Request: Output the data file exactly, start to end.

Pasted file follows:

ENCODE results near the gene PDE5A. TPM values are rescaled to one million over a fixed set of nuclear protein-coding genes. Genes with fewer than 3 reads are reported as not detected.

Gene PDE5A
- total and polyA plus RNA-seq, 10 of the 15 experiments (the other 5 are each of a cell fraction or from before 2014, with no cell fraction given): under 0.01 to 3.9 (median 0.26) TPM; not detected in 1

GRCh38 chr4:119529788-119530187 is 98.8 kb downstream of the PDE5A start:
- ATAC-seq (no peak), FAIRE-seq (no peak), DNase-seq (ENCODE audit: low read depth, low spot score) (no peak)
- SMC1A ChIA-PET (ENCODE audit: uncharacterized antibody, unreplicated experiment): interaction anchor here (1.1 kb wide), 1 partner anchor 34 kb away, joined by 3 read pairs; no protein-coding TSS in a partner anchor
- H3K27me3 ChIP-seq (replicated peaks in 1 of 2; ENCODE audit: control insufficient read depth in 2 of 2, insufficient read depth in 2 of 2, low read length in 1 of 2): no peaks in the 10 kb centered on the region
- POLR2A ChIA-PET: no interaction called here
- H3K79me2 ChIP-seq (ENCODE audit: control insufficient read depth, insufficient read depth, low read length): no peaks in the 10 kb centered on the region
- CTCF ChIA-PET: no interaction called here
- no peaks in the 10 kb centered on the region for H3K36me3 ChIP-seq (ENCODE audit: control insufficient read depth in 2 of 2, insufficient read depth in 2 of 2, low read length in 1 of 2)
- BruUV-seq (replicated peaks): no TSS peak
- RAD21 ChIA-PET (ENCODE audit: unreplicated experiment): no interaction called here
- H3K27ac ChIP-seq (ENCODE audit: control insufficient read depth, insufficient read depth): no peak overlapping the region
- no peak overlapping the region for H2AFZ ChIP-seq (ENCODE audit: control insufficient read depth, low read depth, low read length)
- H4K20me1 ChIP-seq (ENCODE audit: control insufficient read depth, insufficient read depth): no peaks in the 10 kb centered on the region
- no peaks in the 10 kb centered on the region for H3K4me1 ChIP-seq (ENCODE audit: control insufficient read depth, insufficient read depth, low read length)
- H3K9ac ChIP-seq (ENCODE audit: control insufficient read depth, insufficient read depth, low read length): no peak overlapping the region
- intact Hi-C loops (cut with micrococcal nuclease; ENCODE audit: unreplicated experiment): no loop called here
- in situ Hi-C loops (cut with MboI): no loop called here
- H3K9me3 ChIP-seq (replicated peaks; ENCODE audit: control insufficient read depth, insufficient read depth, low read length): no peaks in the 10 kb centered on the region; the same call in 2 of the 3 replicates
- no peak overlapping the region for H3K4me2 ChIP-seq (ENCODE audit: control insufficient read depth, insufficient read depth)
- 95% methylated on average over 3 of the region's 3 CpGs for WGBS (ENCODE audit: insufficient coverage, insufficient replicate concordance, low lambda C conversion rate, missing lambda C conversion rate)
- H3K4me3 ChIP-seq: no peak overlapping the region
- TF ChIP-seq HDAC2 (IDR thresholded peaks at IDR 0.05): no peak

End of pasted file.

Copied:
ENCODE results near the gene PDE5A. TPM values are rescaled to one million over a fixed set of nuclear protein-coding genes. Genes with fewer than 3 reads are reported as not detected.

Gene PDE5A
- total and polyA plus RNA-seq, 10 of the 15 experiments (the other 5 are each of a cell fraction or from before 2014, with no cell fraction given): under 0.01 to 3.9 (median 0.26) TPM; not detected in 1

GRCh38 chr4:119529788-119530187 is 98.8 kb downstream of the PDE5A start:
- ATAC-seq (no peak), FAIRE-seq (no peak), DNase-seq (ENCODE audit: low read depth, low spot score) (no peak)
- SMC1A ChIA-PET (ENCODE audit: uncharacterized antibody, unreplicated experiment): interaction anchor here (1.1 kb wide), 1 partner anchor 34 kb away, joined by 3 read pairs; no protein-coding TSS in a partner anchor
- H3K27me3 ChIP-seq (replicated peaks in 1 of 2; ENCODE audit: control insufficient read depth in 2 of 2, insufficient read depth in 2 of 2, low read length in 1 of 2): no peaks in the 10 kb centered on the region
- POLR2A ChIA-PET: no interaction called here
- H3K79me2 ChIP-seq (ENCODE audit: control insufficient read depth, insufficient read depth, low read length): no peaks in the 10 kb centered on the region
- CTCF ChIA-PET: no interaction called here
- no peaks in the 10 kb centered on the region for H3K36me3 ChIP-seq (ENCODE audit: control insufficient read depth in 2 of 2, insufficient read depth in 2 of 2, low read length in 1 of 2)
- BruUV-seq (replicated peaks): no TSS peak
- RAD21 ChIA-PET (ENCODE audit: unreplicated experiment): no interaction called here
- H3K27ac ChIP-seq (ENCODE audit: control insufficient read depth, insufficient read depth): no peak overlapping the region
- no peak overlapping the region for H2AFZ ChIP-seq (ENCODE audit: control insufficient read depth, low read depth, low read length)
- H4K20me1 ChIP-seq (ENCODE audit: control insufficient read depth, insufficient read depth): no peaks in the 10 kb centered on the region
- no peaks in the 10 kb centered on the region for H3K4me1 ChIP-seq (ENCODE audit: control insufficient read depth, insufficient read depth, low read length)
- H3K9ac ChIP-seq (ENCODE audit: control insufficient read depth, insufficient read depth, low read length): no peak overlapping the region
- intact Hi-C loops (cut with micrococcal nuclease; ENCODE audit: unreplicated experiment): no loop called here
- in situ Hi-C loops (cut with MboI): no loop called here
- H3K9me3 ChIP-seq (replicated peaks; ENCODE audit: control insufficient read depth, insufficient read depth, low read length): no peaks in the 10 kb centered on the region; the same call in 2 of the 3 replicates
- no peak overlapping the region for H3K4me2 ChIP-seq (ENCODE audit: control insufficient read depth, insufficient read depth)
- 95% methylated on average over 3 of the region's 3 CpGs for WGBS (ENCODE audit: insufficient coverage, insufficient replicate concordance, low lambda C conversion rate, missing lambda C conversion rate)
- H3K4me3 ChIP-seq: no peak overlapping the region
- TF ChIP-seq HDAC2 (IDR thresholded peaks at IDR 0.05): no peak